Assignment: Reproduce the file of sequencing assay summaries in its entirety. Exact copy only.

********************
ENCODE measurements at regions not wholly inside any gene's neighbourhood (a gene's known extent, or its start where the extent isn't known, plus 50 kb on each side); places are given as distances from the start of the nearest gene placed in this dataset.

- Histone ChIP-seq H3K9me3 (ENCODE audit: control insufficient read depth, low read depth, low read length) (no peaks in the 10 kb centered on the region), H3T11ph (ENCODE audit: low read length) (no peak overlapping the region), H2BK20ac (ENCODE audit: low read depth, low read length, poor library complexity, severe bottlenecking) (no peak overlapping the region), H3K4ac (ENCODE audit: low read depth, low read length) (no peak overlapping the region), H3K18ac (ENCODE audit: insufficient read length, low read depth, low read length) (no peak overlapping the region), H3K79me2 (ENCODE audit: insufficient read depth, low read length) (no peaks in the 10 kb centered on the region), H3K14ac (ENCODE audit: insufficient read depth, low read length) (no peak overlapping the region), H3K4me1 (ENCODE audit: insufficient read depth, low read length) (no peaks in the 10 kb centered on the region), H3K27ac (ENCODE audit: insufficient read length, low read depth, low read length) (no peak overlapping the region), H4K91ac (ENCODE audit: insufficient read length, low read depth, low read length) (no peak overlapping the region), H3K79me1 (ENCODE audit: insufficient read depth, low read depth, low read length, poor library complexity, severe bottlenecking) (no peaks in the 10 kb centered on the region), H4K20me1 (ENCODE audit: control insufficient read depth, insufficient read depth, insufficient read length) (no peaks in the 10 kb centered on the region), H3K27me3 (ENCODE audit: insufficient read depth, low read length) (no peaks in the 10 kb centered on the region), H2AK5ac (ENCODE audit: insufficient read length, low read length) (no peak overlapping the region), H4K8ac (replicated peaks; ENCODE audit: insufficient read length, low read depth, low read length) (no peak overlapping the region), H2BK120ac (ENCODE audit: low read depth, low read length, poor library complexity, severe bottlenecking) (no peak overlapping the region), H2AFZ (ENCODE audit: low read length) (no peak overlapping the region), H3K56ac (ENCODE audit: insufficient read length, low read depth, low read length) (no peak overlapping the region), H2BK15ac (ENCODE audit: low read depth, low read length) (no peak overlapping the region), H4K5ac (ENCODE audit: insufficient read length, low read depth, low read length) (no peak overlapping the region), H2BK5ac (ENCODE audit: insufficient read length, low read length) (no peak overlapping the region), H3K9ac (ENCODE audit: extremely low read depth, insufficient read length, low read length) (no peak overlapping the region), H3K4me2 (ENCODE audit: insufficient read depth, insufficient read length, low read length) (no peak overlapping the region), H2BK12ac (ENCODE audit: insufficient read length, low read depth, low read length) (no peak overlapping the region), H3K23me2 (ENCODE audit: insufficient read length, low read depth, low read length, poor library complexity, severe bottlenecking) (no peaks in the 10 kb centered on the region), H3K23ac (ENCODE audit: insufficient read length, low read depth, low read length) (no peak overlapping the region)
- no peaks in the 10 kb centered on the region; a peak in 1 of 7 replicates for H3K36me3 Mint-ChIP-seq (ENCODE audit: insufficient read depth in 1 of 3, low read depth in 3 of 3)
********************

ENCODE measurements at regions not wholly inside any gene's neighbourhood (a gene's known extent, or its start where the extent isn't known, plus 50 kb on each side); places are given as distances from the start of the nearest gene placed in this dataset.

- Histone ChIP-seq H3K9me3 (ENCODE audit: control insufficient read depth, low read depth, low read length) (no peaks in the 10 kb centered on the region), H3T11ph (ENCODE audit: low read length) (no peak overlapping the region), H2BK20ac (ENCODE audit: low read depth, low read length, poor library complexity, severe bottlenecking) (no peak overlapping the region), H3K4ac (ENCODE audit: low read depth, low read length) (no peak overlapping the region), H3K18ac (ENCODE audit: insufficient read length, low read depth, low read length) (no peak overlapping the region), H3K79me2 (ENCODE audit: insufficient read depth, low read length) (no peaks in the 10 kb centered on the region), H3K14ac (ENCODE audit: insufficient read depth, low read length) (no peak overlapping the region), H3K4me1 (ENCODE audit: insufficient read depth, low read length) (no peaks in the 10 kb centered on the region), H3K27ac (ENCODE audit: insufficient read length, low read depth, low read length) (no peak overlapping the region), H4K91ac (ENCODE audit: insufficient read length, low read depth, low read length) (no peak overlapping the region), H3K79me1 (ENCODE audit: insufficient read depth, low read depth, low read length, poor library complexity, severe bottlenecking) (no peaks in the 10 kb centered on the region), H4K20me1 (ENCODE audit: control insufficient read depth, insufficient read depth, insufficient read length) (no peaks in the 10 kb centered on the region), H3K27me3 (ENCODE audit: insufficient read depth, low read length) (no peaks in the 10 kb centered on the region), H2AK5ac (ENCODE audit: insufficient read length, low read length) (no peak overlapping the region), H4K8ac (replicated peaks; ENCODE audit: insufficient read length, low read depth, low read length) (no peak overlapping the region), H2BK120ac (ENCODE audit: low read depth, low read length, poor library complexity, severe bottlenecking) (no peak overlapping the region), H2AFZ (ENCODE audit: low read length) (no peak overlapping the region), H3K56ac (ENCODE audit: insufficient read length, low read depth, low read length) (no peak overlapping the region), H2BK15ac (ENCODE audit: low read depth, low read length) (no peak overlapping the region), H4K5ac (ENCODE audit: insufficient read length, low read depth, low read length) (no peak overlapping the region), H2BK5ac (ENCODE audit: insufficient read length, low read length) (no peak overlapping the region), H3K9ac (ENCODE audit: extremely low read depth, insufficient read length, low read length) (no peak overlapping the region), H3K4me2 (ENCODE audit: insufficient read depth, insufficient read length, low read length) (no peak overlapping the region), H2BK12ac (ENCODE audit: insufficient read length, low read depth, low read length) (no peak overlapping the region), H3K23me2 (ENCODE audit: insufficient read length, low read depth, low read length, poor library complexity, severe bottlenecking) (no peaks in the 10 kb centered on the region), H3K23ac (ENCODE audit: insufficient read length, low read depth, low read length) (no peak overlapping the region)
- no peaks in the 10 kb centered on the region; a peak in 1 of 7 replicates for H3K36me3 Mint-ChIP-seq (ENCODE audit: insufficient read depth in 1 of 3, low read depth in 3 of 3)